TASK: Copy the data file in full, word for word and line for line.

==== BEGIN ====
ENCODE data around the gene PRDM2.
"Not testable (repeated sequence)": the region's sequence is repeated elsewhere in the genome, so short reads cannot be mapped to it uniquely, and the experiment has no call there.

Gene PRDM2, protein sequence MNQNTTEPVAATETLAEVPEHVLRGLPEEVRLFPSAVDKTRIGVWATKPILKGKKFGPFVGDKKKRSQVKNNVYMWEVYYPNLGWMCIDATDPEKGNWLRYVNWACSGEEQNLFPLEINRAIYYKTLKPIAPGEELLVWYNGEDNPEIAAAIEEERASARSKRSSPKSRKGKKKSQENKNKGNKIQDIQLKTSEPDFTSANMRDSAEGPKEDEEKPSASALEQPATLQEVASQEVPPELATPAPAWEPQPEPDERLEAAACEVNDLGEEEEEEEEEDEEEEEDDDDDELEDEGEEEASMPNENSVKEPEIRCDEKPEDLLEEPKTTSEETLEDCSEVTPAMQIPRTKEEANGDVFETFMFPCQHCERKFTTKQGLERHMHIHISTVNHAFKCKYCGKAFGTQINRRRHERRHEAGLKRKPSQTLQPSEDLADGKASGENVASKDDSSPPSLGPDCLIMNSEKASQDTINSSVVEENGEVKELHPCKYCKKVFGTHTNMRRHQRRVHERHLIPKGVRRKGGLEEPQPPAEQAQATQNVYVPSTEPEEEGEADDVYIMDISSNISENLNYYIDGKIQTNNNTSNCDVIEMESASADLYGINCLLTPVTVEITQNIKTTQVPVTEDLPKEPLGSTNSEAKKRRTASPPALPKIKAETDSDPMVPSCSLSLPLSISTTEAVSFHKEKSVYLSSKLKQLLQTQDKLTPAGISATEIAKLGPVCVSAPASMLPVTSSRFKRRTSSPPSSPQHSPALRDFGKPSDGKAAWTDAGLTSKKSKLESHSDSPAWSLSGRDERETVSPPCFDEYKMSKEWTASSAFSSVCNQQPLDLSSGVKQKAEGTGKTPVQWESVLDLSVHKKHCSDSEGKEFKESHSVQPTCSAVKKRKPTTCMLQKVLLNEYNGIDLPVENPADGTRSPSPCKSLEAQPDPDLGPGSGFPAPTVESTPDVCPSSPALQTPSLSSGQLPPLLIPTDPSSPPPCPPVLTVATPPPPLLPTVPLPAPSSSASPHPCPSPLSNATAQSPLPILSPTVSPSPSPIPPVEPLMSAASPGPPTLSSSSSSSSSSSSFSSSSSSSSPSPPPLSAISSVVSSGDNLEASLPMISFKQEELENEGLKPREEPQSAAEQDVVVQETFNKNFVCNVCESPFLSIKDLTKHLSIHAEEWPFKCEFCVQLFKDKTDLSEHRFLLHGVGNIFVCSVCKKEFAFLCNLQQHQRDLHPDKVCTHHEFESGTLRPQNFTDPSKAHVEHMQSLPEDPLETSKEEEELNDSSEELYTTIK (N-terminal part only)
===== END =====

ENCODE data around the gene PRDM2.
"Not testable (repeated sequence)": the region's sequence is repeated elsewhere in the genome, so short reads cannot be mapped to it uniquely, and the experiment has no call there.

Gene PRDM2, protein sequence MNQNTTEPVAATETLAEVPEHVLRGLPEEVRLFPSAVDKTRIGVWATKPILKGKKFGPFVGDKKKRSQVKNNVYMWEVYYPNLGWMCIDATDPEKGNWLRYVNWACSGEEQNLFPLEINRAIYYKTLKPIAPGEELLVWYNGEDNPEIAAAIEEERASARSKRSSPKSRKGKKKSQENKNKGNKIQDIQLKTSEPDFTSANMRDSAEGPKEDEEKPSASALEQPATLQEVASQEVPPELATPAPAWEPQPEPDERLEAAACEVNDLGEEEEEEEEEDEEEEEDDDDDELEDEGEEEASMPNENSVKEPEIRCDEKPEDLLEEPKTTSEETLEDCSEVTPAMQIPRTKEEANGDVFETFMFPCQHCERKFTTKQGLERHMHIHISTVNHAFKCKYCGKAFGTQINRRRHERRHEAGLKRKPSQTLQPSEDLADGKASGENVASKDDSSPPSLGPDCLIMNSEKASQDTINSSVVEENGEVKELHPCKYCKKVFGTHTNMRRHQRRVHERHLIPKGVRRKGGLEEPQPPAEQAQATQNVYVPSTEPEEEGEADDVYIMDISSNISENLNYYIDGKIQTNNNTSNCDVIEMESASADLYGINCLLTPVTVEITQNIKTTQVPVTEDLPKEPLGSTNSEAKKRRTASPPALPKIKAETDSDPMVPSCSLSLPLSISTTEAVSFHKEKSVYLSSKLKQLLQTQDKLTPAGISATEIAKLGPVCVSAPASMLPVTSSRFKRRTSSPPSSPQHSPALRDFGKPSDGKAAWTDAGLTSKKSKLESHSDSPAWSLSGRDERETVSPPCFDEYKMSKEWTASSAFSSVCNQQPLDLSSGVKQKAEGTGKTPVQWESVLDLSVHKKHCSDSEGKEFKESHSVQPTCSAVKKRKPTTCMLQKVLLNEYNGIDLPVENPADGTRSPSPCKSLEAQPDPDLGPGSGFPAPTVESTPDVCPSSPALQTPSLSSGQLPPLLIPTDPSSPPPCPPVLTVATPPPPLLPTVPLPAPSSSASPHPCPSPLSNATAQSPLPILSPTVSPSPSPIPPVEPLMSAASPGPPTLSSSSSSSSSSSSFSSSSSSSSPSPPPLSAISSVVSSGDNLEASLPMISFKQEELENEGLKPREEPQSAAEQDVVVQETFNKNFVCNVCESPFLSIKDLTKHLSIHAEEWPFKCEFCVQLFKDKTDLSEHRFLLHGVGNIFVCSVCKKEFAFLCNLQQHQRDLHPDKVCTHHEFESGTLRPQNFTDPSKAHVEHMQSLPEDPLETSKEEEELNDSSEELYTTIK (N-terminal part only)